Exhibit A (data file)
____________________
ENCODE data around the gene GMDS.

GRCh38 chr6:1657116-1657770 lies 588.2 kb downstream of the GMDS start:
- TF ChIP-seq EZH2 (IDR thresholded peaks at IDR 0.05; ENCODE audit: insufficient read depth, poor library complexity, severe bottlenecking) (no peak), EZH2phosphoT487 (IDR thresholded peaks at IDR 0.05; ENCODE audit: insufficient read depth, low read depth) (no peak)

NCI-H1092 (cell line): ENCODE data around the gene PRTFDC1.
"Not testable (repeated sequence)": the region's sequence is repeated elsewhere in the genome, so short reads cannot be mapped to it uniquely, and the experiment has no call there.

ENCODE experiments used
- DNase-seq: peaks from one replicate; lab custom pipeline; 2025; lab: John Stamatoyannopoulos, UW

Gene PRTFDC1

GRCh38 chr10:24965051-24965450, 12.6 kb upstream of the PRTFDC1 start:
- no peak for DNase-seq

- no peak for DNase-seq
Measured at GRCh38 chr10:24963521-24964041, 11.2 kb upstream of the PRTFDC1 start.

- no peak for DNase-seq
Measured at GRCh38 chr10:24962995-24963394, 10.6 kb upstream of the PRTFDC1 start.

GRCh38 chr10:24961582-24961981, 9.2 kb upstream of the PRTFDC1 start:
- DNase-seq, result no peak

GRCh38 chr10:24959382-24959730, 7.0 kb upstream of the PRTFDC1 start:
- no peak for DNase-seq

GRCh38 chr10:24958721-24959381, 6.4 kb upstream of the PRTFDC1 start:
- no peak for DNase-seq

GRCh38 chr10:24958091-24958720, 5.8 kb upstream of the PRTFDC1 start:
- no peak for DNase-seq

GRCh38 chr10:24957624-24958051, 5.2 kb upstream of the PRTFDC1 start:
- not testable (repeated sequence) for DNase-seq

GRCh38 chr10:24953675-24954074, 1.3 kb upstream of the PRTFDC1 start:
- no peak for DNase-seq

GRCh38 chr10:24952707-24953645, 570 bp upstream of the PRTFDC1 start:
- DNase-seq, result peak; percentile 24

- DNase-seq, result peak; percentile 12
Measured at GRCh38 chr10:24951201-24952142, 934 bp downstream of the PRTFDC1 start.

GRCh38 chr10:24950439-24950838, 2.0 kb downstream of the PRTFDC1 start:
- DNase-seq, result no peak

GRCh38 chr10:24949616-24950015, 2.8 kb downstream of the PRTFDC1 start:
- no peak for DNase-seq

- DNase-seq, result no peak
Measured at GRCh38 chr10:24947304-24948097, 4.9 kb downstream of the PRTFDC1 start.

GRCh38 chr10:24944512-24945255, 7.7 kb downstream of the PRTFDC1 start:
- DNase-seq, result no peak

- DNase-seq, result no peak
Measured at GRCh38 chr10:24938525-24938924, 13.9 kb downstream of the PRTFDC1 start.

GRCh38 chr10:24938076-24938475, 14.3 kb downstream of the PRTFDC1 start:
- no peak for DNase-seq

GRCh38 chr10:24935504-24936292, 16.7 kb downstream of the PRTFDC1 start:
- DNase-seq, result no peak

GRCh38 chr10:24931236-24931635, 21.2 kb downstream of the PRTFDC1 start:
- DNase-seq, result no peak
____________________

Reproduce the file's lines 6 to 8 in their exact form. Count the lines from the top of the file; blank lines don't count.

ENCODE experiments used
- DNase-seq: peaks from one replicate; lab custom pipeline; 2025; lab: John Stamatoyannopoulos, UW

Gene PRTFDC1